The Institute for Infectious Animal Diseases (IIAD) performs research and develops products to defend the nation from high-consequence foreign animal and zoonotic diseases. Founded in April 2004 as a Department of Homeland Security (DHS) Science and Technology Center of Excellence, IIAD leverages the resources of multiple major universities, Minority Serving Institutions, national laboratories, and partners in state and federal government.
The Institute focuses on research, education and outreach to promote and enhance global animal, public and ecosystem health by providing innovative, sustainable, inter-disciplinary solutions to address complex global challenges.
The Institute does this through:
- Conducting research
- Developing technology
- Transitioning products
- Training workforce
- Communicating Results
At least 60 percent of all human pathogens are zoonotic, according to the Centers for Disease Control and Prevention (CDC), and 75 percent of recently emerging infectious diseases that affect humans are of animal origin. The most dangerous of these animal diseases pose catastrophic risks to human health, livestock health and the global agricultural economy, which employs one out of every three workers worldwide, according to the United Nations.
IIAD champions the One Health concept with its research on the high-consequence diseases that are transmissible between animals and humans, and through its partnerships with CDC and other government agencies.
The Institute is headquartered at Texas A&M University, the nation’s sixth-largest university by enrollment. IIAD was renewed as a co-lead with the Center of Excellence for Emerging and Zoonotic Animal Diseases (CEEZAD) at Kansas State University in 2010, and the DHS cooperative agreement extends through 2017.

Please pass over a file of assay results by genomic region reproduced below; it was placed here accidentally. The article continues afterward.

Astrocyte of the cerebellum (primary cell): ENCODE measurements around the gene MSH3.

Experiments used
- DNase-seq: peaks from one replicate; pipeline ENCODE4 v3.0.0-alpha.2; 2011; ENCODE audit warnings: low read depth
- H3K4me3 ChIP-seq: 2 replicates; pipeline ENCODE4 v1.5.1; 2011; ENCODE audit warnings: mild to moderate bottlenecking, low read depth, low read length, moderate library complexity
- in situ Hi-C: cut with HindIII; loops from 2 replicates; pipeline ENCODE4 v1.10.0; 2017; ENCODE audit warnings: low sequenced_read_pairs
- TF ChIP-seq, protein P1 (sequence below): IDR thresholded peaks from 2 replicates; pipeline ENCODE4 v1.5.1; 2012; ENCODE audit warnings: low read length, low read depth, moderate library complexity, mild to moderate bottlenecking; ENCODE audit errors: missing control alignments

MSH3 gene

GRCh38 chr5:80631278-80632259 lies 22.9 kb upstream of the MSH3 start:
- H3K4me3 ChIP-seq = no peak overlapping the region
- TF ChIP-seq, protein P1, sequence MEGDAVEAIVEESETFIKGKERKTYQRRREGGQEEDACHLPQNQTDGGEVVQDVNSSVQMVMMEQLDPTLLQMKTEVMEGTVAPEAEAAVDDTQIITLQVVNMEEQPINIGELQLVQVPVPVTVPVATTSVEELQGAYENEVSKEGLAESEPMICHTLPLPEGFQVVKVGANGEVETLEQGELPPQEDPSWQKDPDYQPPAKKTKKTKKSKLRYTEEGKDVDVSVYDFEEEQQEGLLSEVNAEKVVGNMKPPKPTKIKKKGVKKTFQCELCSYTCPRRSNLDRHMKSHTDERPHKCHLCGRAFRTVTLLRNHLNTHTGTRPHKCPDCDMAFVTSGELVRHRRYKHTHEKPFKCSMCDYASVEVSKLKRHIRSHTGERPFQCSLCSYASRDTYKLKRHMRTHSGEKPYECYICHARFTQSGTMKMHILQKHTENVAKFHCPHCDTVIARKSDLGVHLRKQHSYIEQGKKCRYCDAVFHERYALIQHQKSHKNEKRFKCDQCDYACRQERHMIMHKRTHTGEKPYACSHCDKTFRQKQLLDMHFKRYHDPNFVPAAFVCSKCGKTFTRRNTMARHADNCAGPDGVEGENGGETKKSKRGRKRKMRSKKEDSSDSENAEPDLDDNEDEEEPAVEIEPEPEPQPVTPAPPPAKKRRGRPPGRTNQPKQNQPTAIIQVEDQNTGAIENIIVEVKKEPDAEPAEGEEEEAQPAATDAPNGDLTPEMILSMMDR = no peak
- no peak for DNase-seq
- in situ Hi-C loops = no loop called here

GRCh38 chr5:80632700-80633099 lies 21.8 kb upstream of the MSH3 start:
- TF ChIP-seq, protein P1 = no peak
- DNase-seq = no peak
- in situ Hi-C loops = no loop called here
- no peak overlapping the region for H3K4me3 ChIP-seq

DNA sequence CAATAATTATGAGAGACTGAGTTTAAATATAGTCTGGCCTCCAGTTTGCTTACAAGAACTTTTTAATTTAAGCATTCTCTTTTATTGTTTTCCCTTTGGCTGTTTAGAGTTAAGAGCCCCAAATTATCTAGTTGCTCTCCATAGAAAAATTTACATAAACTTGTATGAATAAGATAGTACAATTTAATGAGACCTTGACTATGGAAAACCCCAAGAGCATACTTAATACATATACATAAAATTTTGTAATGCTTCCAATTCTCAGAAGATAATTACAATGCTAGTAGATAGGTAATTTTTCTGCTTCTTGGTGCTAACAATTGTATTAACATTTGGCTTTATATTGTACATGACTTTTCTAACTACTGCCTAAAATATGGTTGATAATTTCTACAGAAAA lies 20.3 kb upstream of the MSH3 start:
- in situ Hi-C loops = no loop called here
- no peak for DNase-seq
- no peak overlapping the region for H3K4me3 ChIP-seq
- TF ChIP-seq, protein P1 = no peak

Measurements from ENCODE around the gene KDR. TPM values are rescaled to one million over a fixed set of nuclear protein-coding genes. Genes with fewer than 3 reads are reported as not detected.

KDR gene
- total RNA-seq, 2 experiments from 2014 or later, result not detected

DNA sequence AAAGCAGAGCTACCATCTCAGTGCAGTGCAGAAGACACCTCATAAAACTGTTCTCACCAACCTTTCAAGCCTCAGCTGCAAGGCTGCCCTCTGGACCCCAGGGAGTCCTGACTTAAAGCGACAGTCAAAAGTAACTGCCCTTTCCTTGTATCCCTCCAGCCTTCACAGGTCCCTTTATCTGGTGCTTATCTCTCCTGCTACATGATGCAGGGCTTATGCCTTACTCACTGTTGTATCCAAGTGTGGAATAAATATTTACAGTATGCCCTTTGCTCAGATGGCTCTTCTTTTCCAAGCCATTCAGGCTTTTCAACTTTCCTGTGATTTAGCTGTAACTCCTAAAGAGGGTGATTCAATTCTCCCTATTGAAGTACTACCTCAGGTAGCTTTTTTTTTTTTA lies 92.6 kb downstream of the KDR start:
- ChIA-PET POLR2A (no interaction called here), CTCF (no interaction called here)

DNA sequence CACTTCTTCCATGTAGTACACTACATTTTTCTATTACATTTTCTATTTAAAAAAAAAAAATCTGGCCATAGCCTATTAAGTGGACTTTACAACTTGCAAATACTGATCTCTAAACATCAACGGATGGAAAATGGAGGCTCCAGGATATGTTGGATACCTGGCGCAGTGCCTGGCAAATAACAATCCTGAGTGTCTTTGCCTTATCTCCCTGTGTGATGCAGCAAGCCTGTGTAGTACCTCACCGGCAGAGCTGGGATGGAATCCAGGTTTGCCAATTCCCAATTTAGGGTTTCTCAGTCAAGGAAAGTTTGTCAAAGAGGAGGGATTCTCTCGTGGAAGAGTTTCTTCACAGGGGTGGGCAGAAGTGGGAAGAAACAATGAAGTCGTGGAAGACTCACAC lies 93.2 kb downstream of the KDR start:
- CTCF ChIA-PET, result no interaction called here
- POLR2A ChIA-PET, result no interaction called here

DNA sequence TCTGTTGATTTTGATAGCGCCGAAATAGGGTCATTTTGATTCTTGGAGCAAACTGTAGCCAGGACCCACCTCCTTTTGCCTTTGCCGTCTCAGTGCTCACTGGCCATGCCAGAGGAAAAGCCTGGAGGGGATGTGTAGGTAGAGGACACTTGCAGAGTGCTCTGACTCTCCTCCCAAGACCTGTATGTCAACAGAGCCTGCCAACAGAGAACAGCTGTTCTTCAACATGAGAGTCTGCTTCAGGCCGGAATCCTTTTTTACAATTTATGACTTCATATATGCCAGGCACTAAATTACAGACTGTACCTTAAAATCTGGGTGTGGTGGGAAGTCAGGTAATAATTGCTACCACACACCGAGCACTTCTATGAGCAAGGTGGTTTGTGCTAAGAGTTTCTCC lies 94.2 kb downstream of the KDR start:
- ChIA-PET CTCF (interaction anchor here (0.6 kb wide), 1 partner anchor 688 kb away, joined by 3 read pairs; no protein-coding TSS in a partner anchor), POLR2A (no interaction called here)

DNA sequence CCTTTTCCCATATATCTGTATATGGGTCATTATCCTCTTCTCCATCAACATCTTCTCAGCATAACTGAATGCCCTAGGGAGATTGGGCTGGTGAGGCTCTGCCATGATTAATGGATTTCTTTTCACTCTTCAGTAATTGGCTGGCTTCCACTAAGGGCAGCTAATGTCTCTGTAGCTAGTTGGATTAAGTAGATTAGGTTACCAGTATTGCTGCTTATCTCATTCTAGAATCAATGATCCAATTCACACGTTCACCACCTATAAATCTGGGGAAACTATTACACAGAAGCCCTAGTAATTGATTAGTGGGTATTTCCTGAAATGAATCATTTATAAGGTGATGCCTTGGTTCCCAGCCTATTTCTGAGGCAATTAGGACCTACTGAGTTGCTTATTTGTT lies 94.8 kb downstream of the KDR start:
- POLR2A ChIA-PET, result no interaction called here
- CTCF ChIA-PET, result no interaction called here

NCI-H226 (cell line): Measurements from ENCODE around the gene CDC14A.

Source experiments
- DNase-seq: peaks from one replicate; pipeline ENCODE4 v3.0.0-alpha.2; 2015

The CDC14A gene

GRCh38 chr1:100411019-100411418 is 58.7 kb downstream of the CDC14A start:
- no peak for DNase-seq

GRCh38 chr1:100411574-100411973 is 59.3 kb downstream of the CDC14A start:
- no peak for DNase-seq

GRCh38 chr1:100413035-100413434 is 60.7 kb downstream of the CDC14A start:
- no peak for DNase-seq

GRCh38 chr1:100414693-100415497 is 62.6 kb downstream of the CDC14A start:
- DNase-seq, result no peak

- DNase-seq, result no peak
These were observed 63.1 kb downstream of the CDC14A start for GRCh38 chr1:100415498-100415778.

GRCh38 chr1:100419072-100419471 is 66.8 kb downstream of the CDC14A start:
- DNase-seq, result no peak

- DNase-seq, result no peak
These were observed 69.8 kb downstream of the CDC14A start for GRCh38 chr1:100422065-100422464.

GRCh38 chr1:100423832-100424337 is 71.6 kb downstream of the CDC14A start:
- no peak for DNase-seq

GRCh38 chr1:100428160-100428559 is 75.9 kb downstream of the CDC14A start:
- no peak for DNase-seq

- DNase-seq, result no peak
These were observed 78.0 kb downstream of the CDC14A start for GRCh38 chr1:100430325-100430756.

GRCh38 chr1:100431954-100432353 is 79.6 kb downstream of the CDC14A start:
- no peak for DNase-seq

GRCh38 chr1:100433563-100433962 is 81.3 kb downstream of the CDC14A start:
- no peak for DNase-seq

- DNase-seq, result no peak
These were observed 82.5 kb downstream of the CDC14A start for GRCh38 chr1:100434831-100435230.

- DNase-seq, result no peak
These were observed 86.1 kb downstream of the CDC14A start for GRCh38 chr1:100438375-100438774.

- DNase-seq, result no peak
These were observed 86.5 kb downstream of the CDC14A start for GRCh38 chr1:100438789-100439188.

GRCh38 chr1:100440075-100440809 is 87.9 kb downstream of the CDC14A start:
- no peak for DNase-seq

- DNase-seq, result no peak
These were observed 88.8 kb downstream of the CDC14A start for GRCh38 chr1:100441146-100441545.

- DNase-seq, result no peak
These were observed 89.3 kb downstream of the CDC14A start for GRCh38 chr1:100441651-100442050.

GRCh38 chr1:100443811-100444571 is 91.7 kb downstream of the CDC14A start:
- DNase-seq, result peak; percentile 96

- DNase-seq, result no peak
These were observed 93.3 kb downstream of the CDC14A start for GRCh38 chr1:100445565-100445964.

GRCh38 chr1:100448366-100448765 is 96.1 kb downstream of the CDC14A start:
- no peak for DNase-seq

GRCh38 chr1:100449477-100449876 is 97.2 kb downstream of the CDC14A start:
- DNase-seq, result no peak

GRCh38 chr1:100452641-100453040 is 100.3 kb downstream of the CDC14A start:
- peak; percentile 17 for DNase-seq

In 2014, IIAD was recognized by the World Organization for Animal Health (OIE) as a collaborating centre in the specialty of biological threat reduction. IIAD is the only centre of this kind in OIE’s America’s region and the only OIE collaborating centre within the Texas A&M University System.
IIAD is a multi-institutional organization with a wide range of national and international partners. The Institute’s portfolio is also closely aligned with the DHS Science and Technology Directorate, U.S. Department of Agriculture (USDA) Animal and Plant Health Inspection Service, the USDA Agricultural Research Service, agricultural and allied industries, the private sector, bio-pharmaceutical companies, additional federal agencies, national laboratories, and other DHS Centers of Excellence.
The Institute’s team of scientists conducts cutting-edge, inter-institutional and interdisciplinary research across three areas of emphasis:
- Research – Vaccines, screening tools, diagnostic assays and universal sample preparation/preservation platforms to help meet the goals of early detection, diagnosis, prevention, response and recovery.
- AgConnect® – A suite of customizable data integration and analysis products designed to enhance situational awareness.
- Education and Outreach – Graduate programs, early responder training, K-12 education and stakeholder workshops to provide the next generation workforce for agriculture, public health and homeland security.
The Institute serves the interests of homeland security by developing products that help to protect the U.S. from outbreaks of high-consequence animal diseases along many fronts:
- Outbreak response – Advancing the nation’s ability to respond quickly and effectively to animal disease outbreaks
- National security for critical infrastructure – Creating the tools and training the workforce that will protect agriculture, the economy and the food supply.
- Business continuity – Developing tools to ensure that animal agriculture maintains production and movement of livestock, poultry and their products.
- One Health – Confronting the risks associated with animal diseases at the intersection of veterinary and public health.
- Workforce development – Educating the next generation of scientists and training the current generation of responders to help combat outbreaks of animal disease.